It was also from Badia's stables that famous belly dancers like Samia Gamal, Beba Ezzedine, Tahia Carioca, Hekmat Fahmi and Safia Helmi began their fleeting careers so that Casino Badia lived on even after Cairo's primo belly dancer reluctantly relinquished her lease to a hated rival. Debt-ridden and hounded by tax collectors, the downcast Badia escaped to Lebanon where she eventually settled down and ran a chicken farm in Chtura, not far from the Syro-Lebanese border. It was Safia Helmi who carried Badia's legacy into the '60s from her own dance hall on Opera Square.

Like its predecessor on the Nile, Casino Safia Helmi's was a sunny spot for both shady and intellectual personalities.

Long after the exit of Cairo's favorite shisha-smoking entertainer, Pont des Anglais continued to be called Kobri Badia. And since the next bridge down the Nile was called Kobri Abbas in honor of the khedive who had inaugurated it in 1908, the two Nile crossings represented Egypt's far off version of 'the prince and the showgirl.' Neither Villa Sobhani nor Casino Badia are still with us today. Villa Sobhani was demolished in the 1950s to make way for the Mirshak Building belonging to the family by the same name.

Like the Sobhanis, the Toutounjis and the Masabnis, the Mirshaks were of Syrian stock. Relative latecomers to this corner of Giza, the Mirshaks built their post-WW2 villa on a plant nursery which separated the Sobhanis from their Jewish Mosseri neighbors. When a few years later the Mirshaks purchased Villa Sobhanis, they replaced it with a ten-story building. In view of its size, it meant sacrificing part of their garden.

Like Villa Mirshak, the Mirshak building was also designed by Syrian architect Antoine Nahas, formerly of Villa Sobhani.

The departure of the Mirshaks following the 1961 sequestration decrees by a state gone socialist signaled the gradual transformation of the riverfont's ethnic mix. For starters, the land which had accommodated Badia's casino in summer and a popular skating rink in winte, became in turn the property of King Feisal of Saudi Arabia and later the home to Cairo's first Sheraton hotel. Ironically, none of the hotel's night clubs, bars or cafés bear the name of Badia.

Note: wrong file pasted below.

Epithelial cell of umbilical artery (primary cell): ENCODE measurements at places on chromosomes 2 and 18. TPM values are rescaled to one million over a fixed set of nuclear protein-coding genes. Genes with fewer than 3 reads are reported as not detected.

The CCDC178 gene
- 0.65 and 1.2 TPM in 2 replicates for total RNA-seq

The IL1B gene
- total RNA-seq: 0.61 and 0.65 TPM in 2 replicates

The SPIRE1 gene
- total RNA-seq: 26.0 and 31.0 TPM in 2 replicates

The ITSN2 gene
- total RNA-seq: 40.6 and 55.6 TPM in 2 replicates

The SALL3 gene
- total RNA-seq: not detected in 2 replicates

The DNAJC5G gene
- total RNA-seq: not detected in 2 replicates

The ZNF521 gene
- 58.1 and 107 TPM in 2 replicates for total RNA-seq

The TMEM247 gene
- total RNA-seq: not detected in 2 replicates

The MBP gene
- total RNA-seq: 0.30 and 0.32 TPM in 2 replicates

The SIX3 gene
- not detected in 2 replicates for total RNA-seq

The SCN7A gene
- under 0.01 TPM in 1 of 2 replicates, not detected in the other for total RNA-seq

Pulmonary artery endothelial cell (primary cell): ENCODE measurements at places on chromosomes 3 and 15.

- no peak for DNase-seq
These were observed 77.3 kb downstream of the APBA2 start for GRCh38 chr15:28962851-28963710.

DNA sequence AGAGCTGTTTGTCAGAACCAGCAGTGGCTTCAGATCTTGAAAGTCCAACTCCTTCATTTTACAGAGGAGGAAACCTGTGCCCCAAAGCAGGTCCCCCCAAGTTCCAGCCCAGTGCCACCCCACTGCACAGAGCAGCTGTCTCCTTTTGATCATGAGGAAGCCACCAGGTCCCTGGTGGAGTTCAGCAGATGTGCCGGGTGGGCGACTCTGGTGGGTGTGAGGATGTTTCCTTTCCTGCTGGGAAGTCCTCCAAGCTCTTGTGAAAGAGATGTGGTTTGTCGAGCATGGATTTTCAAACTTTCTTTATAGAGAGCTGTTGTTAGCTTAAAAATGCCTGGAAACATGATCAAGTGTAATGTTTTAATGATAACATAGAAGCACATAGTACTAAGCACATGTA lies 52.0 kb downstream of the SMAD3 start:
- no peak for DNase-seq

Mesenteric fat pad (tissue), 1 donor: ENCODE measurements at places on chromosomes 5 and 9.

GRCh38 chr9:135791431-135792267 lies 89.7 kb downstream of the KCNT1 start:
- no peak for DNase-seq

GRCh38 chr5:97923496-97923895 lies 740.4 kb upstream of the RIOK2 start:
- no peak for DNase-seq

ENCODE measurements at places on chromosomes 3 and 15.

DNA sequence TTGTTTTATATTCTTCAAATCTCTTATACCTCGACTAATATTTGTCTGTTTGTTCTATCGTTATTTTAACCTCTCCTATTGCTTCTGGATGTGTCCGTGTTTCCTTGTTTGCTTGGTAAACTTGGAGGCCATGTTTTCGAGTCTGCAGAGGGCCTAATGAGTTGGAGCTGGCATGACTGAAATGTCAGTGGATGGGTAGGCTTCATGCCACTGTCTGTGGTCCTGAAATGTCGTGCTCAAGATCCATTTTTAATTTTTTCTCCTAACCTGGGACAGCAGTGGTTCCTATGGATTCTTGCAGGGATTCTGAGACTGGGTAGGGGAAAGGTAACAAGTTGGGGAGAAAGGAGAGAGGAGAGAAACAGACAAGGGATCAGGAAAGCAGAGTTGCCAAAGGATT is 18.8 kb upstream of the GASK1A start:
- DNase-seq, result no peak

Villa Mirshak was purchased by a member of the Kuwaiti ruling family. For its part, the Mirshak building was sequestered by the state and partly 'squatted' on by a different set tenants represetning a mix of Egyptian bourgeoisie and Gulf money plus the odd social climber who had pandered to the state.

Looking back, it was as if Arab Gulfies had replaced the Nazarene Syrians. A trend that would be repeated again and again as one traveled south of Tabouleh Heights, down Giza's most coveted riverside drive.

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articles posted on were published in the following books by Samir W Raafat: THE EGYPTIAN BOURSE, Zeitouna, Cairo -- CAIRO THE GLORY YEARS, Harpocrates, Alexandria -- HISTORY & SOCIETY IN A CAIRO SUBURB; MAADI 1904-1962, Palm Press, Cairo -- PRIVILEGED FOR THREE CENTURIES, printed digitally and bound by Elias Printing, Egypt